Communiqué of the Indigenous Revolutionary Clandestine Committee, General Command of the Zapatista National Liberation Army Read the rest of this entry
by Telesur TV, October 12, 2016
As the iconic Subcomandante Marcos – also known as Subcomandante Galeano – made a rare appearance, the Zapatistas renewed their call Tuesday for Indigenous unity across Mexico in the face of what the movement criticizes as runaway social and environmental destruction for the benefit of a few, while the people – especially Indigenous communities – suffer the consequences.
from Free Oso Blanco, via Earth First! Newswire, May 17, 2016
[Background: Oso Blanco (Byron Shane Chubbuck) is a wolf clan Cherokee / Choctaw raised in New Mexico. His Cherokee name is Yona Unega and he became known by the authorities as “Robin the Hood” after the FBI and local gang unit APD officers learned from a CI that he was robbing banks to send thousands of dollars worth of supplies to the Zapatista Army of National Liberation in Mexico on a regular basis during 1998 and 1999.] Read the rest of this entry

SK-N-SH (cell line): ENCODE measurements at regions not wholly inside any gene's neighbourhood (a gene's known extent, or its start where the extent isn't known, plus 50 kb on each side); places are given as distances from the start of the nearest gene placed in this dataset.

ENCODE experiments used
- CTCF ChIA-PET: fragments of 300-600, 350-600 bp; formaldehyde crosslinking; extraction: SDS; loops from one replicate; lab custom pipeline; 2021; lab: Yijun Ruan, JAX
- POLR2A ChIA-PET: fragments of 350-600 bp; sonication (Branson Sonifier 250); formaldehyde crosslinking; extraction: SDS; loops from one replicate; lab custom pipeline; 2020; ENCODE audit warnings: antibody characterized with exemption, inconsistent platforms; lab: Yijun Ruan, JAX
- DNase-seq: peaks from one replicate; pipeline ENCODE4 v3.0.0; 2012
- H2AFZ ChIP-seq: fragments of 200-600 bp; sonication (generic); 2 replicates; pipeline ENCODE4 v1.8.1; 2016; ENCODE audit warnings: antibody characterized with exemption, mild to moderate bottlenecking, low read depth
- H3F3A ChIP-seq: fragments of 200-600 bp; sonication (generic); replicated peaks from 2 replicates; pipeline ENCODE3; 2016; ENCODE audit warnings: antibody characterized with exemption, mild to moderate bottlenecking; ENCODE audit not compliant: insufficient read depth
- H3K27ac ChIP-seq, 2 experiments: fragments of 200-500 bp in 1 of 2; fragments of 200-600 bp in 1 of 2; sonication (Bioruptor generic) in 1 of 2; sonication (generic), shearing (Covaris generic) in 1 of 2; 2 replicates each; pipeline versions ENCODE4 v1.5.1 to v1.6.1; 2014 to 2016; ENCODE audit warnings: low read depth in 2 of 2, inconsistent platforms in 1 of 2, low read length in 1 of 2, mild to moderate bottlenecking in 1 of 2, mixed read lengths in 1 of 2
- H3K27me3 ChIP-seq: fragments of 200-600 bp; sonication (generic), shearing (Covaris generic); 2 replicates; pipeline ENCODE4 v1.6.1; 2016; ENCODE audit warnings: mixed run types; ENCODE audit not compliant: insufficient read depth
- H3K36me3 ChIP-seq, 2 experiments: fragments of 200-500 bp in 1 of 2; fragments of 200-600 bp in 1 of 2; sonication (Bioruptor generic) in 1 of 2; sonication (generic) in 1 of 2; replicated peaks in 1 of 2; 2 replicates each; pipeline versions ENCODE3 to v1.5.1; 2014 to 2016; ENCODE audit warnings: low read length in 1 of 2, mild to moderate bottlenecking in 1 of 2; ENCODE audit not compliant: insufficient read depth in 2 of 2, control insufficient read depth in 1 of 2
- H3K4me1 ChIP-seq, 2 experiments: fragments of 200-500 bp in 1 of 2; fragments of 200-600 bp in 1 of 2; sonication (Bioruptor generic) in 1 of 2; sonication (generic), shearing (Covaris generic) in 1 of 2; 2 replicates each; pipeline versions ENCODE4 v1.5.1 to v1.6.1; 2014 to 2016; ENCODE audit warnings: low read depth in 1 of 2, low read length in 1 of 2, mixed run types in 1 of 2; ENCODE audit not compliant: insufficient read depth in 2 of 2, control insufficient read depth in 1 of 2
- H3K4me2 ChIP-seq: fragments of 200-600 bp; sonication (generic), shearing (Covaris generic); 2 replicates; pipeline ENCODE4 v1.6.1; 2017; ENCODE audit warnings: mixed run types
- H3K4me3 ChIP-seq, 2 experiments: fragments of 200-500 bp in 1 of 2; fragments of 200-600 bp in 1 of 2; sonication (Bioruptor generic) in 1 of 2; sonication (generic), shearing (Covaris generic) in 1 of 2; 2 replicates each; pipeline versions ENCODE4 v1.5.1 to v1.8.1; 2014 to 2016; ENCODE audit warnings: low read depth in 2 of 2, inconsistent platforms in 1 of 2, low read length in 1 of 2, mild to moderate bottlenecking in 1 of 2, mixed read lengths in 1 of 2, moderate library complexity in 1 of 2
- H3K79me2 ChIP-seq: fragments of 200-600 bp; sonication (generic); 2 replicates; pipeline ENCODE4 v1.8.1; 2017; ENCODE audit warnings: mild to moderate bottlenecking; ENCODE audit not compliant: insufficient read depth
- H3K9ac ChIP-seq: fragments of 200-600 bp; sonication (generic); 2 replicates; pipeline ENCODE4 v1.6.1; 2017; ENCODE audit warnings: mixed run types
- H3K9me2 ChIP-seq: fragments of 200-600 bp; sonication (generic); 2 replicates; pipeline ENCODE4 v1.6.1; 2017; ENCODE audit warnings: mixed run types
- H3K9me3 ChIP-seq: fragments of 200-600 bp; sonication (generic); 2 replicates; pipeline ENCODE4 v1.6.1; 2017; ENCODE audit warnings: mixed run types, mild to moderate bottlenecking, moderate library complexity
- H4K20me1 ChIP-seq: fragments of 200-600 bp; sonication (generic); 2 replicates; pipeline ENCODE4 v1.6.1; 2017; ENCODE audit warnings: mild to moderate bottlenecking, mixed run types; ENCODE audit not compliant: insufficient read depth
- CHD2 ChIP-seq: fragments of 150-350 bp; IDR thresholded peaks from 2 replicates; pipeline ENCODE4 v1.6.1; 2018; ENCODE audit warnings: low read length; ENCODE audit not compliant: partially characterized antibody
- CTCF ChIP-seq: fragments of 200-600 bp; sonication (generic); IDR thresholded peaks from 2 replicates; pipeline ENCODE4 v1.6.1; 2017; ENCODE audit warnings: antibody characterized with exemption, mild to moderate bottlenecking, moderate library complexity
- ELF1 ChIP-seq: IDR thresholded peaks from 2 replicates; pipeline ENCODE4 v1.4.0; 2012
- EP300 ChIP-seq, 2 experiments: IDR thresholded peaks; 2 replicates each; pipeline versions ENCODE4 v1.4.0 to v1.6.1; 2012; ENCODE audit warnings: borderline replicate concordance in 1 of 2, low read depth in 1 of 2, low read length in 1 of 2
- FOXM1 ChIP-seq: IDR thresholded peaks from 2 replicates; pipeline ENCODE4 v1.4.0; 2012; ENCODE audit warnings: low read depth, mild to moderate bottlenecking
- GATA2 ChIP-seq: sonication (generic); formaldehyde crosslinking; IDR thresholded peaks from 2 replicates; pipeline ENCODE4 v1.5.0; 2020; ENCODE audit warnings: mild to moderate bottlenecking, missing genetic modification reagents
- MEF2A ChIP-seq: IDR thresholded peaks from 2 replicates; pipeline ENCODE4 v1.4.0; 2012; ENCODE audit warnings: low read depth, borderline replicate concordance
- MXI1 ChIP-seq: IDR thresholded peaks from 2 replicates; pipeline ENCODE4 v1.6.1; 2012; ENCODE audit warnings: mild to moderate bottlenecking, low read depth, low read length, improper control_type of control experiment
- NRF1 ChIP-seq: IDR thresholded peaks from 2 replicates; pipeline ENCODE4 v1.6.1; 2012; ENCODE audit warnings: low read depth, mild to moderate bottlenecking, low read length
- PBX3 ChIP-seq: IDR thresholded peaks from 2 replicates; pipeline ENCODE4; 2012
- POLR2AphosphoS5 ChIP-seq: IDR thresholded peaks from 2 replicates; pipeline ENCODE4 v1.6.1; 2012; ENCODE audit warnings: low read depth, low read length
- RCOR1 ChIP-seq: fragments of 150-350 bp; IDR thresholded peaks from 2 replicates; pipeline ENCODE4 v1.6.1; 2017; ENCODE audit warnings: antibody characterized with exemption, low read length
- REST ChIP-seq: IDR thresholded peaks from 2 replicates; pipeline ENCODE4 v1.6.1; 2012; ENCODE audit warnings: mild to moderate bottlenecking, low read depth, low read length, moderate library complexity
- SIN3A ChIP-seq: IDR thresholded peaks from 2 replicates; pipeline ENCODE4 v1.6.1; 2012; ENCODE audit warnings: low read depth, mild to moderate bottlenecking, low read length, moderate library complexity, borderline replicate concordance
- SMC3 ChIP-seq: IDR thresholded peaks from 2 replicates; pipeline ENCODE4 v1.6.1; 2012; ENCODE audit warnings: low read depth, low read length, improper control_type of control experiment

Celebrating the Global Fight Against Capitalism in Mexico: Where There is Destruction From Above We Will Rebuild From Below
From December 21, 2014 through January 3, 2015 some 2,600 people from 48 countries (2,050 from Mexico and 550 from other countries) gathered for the first Worldwide Festival of Resistances Against Capitalism.
The festival took place all over Mexico and the majority of participants travelled together in a mass caravan of buses (not without mechanical problems and police interference) to the different regions to share and listen stories and strategies of resistance, to strengthen their cultures of resistance, and to build lasting networks locally, regionally, nationally, and globally. Thanks to the excellent organizing by EZLN and CNI the impacts of the festival will reverberate amongst the participants and their resistance communities for years to come. Read the rest of this entry
by Laura Carlsen, Yes Magazine, Jan 17, 2014
There are two tests of social change movements: endurance and regeneration. After two decades, Mexico’s Zapatista movement can now say it passed both.
Thousands of Zapatistas turned out this month to celebrate the 20th anniversary of the 1994 uprising of the Zapatista Army of National Liberation (EZLN). At the New Year festivities in the five caracoles, or regional centers of Zapatista autonomous government, veterans and adolescents not yet born at the time of the insurrection danced, flirted, shot off rockets, and celebrated “autonomy”—the ideal of self-government that lies at the heart of the Zapatista experience. Read the rest of this entry